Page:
How do Self-Driving Cars Work in the Snow?

Last Updated on October 8, 2019 by themechanic

You’ve probably heard a lot about self-driving cars in the news lately. Big tech companies like Uber and Google are currently experimenting with self-driving cars and prototypes. Their vision is to have a world where cars can drive people around without the people having to steer or control anything. The GPS will basically guide the car to the destination point. Sounds cool, right?

However, what happens if self-driving cars get stuck in rough terrain? Do the computers in these self-driving vehicles account for things like snowy or icy roads? Self-driving cars are still in the early stages of knowing how to deal with such road conditions. But there are technological innovations currently being done right now to address them.

First, let’s examine why snow interferes with the functionality of self-driving cars. They contain three pieces of technology which give them their autonomous nature: cameras, sensors, and a spinning laser. The sensors and cameras allow these vehicles to notice their surroundings. The spinning laser helps track whether objects or people are close to the vehicle. But if snow is falling from the sky, the laser will treat snowflakes as objects near the vehicle.

The Solution

So, how do self-driving cars work around this? Well, they rely heavily on their internal maps and 3D maps of the surrounding environment. The maps help the vehicle know where the lanes are located on the road if they are completely covered with snow. Sometimes it is hard for people to drive on snowy roads because they cannot see the lanes. But the mapping technology of these vehicles allows the computer to know where the lanes are automatically.

On the downside, this technology only works if snowflakes are not actively falling from the sky. If you have roads already covered with snow or rain, then self-driving vehicles should be okay to navigate on them. The problem is when the precipitation is coming down at the same time. Engineers are trying to figure out a way for the lasers to tell the difference between snowflakes and actual objects on the ground.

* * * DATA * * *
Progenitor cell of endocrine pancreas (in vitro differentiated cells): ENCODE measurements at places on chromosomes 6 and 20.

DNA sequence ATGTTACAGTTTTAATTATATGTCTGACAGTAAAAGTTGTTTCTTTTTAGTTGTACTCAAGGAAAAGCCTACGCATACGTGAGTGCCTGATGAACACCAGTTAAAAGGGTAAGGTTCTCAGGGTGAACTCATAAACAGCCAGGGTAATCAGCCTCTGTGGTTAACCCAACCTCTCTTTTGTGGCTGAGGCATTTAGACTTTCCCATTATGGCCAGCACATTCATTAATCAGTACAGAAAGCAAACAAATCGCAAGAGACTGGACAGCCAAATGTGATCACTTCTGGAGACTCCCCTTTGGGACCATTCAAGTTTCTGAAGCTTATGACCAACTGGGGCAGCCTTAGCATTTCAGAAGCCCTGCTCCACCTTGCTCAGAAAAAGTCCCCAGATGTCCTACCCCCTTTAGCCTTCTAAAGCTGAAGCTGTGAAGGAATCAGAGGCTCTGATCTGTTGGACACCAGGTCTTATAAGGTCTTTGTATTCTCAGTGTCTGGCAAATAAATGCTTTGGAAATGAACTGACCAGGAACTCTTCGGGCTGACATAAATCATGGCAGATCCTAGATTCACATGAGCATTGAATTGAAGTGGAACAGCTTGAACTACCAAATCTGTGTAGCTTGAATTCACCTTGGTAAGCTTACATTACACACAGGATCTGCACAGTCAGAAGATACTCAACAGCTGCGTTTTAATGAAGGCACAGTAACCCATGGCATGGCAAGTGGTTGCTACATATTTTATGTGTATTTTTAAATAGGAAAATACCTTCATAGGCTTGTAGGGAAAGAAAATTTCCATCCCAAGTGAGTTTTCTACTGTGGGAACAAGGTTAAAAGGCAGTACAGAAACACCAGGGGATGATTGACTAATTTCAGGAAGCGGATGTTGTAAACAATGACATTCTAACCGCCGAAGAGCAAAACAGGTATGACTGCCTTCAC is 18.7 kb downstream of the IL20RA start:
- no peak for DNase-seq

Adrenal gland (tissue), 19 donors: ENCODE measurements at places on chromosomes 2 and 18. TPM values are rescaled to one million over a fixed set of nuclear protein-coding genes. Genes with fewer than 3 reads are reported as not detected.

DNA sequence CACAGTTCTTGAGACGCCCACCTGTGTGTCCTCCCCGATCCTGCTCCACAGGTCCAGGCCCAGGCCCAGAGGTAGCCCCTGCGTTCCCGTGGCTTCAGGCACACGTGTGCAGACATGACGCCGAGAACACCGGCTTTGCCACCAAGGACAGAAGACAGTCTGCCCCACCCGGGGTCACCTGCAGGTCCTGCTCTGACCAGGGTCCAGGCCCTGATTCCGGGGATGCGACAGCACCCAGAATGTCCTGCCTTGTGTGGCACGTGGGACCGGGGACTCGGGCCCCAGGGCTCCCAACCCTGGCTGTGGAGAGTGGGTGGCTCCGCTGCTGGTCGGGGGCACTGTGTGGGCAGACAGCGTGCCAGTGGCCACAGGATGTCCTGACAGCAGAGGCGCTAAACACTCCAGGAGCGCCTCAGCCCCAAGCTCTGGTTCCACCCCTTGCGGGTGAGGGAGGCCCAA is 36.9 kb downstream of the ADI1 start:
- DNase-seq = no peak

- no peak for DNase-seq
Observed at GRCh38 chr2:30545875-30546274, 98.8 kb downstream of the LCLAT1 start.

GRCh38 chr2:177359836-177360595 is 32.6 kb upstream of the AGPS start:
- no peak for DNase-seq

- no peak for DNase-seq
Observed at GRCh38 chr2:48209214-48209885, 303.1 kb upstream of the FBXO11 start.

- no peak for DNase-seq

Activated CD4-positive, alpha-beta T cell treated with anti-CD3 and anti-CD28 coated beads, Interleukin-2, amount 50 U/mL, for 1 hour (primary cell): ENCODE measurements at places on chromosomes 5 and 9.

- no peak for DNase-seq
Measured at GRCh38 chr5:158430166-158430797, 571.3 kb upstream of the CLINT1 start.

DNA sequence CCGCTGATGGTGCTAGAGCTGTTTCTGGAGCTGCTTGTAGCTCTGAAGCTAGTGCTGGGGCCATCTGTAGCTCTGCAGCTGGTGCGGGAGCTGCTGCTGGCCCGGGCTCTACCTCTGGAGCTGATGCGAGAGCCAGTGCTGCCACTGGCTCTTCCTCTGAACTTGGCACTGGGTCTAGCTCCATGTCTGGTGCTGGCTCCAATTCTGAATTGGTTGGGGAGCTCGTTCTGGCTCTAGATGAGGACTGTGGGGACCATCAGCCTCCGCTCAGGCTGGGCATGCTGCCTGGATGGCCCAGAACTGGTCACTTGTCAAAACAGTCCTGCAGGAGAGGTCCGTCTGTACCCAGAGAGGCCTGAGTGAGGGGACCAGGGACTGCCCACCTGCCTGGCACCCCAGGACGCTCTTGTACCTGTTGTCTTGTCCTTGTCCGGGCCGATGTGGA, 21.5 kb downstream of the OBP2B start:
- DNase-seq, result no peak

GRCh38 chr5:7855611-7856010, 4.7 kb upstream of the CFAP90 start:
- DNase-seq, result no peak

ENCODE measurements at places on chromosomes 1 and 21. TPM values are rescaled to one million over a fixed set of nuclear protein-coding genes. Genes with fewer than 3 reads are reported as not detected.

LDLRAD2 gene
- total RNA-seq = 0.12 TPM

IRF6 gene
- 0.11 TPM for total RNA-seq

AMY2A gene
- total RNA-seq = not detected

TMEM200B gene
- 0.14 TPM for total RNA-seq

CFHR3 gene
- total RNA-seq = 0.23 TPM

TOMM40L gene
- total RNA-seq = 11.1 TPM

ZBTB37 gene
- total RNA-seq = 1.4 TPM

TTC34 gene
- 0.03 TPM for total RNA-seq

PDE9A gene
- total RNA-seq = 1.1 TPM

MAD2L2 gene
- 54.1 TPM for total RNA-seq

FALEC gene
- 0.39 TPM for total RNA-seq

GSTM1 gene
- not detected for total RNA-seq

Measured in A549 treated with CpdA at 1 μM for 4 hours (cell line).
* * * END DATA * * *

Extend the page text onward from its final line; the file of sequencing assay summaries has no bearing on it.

About the Spinning Laser

The credit for the spinning laser technology can be attributed to Uber. The name they have given this laser is LIDAR. It uses laser pings to detect nearby objects on the road. That, in conjunction with the mapping technology, allows the vehicle to travel on snowy roads just fine.

Here is how the LIDAR technology works:

A laser light pulse is emitted from the vehicle’s scanner. If the laser light pulse finds an object, the pulse is reflected off the object and back onto the receiver of the scanner. The length of time between the pulse leaving the scanner and the pulse reaching the scanner is then measured. Based on this measurement, the computer can calculate the distance between the vehicle and the object. These laser light pulses continue to be emitted at about 1000 times per second.

So, they don’t miss a thing when it comes to avoiding objects around the vehicle. The scanners are constantly rotating at 360 degrees, so they detect any objects around the entire circumference of the vehicle. Although, some self-driving vehicles only use solid state lidars which rotate at no more than 120 degrees.

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Overall, self-driving cars are showing a lot of promise in the world. The technology has already advanced so much over the last 10 years. Even though navigating through active snowfall has not been mastered yet, it is only a matter of time before these technology engineers figure out a way to deal with it. As for now, self-driving cars are able to navigate on snow-covered roads, and that is already a breakthrough in itself.

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